See, e.g., Rairdon v. State, 557 N.W.2d 318, 321, 327 (Minn. 1996) (upward departure based on defendant’s admission during jury trial of beginning sexual abuse of daughter when she was eight and continuing abuse for five years); State v. Garcia, 302 N.W.2d 643, 645-47 (Minn. 1981) (upward departure based on defendant’s admissions made during guilty plea), overruled on other grounds by State v. Givens, 544 N.W.2d 774, 777 n.4 (Minn. 1996).
 The defendant in Apprendi similarly had not admitted the fact the sentencing court used to enhance his sentence. See 530 U.S. at 471 (noting that defendant “took the stand himself [during the sentencing hearing], explaining that the incident was an unintended consequence of overindulgence in alcohol, denying that he was in any way biased against African-Americans.”).
 The majority purports to rely on a portion of Blakely to support its conclusion “that an express waiver is required before a defendant’s admissions may be used to enhance his sentence.” The quotation from Blakely is:
When a defendant pleads guilty, the State is free to seek judicial enhancements so long as the defendant either stipulates to the relevant facts or consents to judicial fact finding. If appropriate waivers are procured, States may continue to offer judicial fact finding as a matter of course to all defendants who plead guilty.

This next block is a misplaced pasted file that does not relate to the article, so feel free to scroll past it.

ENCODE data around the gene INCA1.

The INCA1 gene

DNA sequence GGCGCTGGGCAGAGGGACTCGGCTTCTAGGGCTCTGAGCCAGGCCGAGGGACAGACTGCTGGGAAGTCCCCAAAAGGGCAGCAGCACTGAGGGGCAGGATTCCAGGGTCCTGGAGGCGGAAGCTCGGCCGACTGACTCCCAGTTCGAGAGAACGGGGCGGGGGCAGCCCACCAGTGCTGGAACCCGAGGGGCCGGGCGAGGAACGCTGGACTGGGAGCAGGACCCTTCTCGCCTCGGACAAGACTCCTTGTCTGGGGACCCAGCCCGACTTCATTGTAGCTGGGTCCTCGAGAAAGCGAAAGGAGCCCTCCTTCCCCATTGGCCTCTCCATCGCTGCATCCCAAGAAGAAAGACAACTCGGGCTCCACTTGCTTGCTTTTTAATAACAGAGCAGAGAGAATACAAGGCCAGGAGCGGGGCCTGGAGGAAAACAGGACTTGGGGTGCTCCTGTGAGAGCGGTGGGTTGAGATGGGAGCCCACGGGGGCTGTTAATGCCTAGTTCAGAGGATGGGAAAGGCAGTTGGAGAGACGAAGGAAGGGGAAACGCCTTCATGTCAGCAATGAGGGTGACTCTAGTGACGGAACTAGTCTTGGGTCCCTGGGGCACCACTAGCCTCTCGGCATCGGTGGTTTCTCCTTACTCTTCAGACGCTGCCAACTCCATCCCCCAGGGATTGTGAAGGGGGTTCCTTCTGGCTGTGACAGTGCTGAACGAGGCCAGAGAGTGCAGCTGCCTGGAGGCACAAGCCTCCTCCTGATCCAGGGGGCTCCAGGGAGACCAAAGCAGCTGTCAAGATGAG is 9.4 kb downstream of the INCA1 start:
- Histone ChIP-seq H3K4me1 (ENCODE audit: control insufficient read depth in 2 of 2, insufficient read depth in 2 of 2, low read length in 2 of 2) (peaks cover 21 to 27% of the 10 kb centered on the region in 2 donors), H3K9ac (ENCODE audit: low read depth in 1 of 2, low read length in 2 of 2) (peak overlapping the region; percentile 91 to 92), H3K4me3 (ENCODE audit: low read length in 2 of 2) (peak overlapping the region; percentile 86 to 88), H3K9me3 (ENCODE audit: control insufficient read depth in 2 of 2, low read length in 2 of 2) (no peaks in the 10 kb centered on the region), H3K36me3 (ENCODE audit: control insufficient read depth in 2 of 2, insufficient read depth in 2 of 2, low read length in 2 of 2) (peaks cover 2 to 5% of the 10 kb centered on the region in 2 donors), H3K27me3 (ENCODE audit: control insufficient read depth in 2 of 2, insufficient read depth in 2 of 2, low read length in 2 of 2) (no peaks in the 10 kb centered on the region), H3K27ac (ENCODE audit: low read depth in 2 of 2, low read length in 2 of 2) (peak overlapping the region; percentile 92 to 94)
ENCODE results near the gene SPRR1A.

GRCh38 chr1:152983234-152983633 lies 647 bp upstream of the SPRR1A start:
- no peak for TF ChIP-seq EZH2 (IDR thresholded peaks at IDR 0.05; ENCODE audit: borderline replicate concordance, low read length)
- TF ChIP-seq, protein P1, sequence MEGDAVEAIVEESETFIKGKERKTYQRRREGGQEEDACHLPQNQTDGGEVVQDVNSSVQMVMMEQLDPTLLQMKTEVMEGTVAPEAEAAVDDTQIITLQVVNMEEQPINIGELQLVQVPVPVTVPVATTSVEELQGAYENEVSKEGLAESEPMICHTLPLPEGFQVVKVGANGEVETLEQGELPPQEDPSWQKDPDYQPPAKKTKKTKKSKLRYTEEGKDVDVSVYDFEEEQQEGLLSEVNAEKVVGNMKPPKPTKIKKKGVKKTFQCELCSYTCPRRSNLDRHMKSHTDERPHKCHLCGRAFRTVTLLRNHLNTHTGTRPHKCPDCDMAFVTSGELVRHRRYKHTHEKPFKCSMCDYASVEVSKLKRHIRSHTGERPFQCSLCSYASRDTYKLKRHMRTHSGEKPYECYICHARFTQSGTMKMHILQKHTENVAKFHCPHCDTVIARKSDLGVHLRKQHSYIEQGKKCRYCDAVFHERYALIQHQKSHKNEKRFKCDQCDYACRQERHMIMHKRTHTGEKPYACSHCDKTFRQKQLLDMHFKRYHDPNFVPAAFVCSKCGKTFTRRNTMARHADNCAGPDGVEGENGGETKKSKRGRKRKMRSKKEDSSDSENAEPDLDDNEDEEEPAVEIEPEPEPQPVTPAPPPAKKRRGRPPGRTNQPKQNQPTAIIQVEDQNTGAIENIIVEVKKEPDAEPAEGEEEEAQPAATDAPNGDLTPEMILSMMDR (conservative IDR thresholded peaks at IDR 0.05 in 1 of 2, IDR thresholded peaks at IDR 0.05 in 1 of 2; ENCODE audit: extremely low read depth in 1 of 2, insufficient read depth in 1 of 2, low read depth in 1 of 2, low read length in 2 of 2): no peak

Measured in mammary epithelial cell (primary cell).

See also
United States v. Jimenez-Beltre, 440
F.3d 514, 520 (1st Cir. 2006); United
States v. Burke, 431 F.3d 883, 889 (5th Cir. 2005); United States v. Ameline, 409 F.3d 1073,
1077-78 (9th Cir. 2005); United States v.
Lechuga-Ponce, 407 F.3d 895, 896 (7th Cir. 2005); United States v. Bartram, 407 F.3d 307, 314 (4th Cir. 2005) (“The
district court did not err in its fact finding because the facts were based on
the defendant’s own admissions [made at the sentencing hearing]. Therefore, we are of the opinion and hold the
defendant’s argument under Blakely to
be without merit.”), cert. denied,
least one state explicitly agrees with the conclusion of the Federal circuits,
with others impliedly agreeing. See, e.g., Morgan v. State, 829 N.E.2d 12, 17 (Ind. 2005) (“We do not
see how the Sixth Amendment is implicated or endangered by permitting judges to
use aggravators to enhance sentences so long as the underlying facts supporting
the aggravator are found by a jury or admitted by a defendant.”); see also State v. Allen, 615 S.E.2d 256, 265 (N.C. 2005), abrogated on other grounds by Washington v.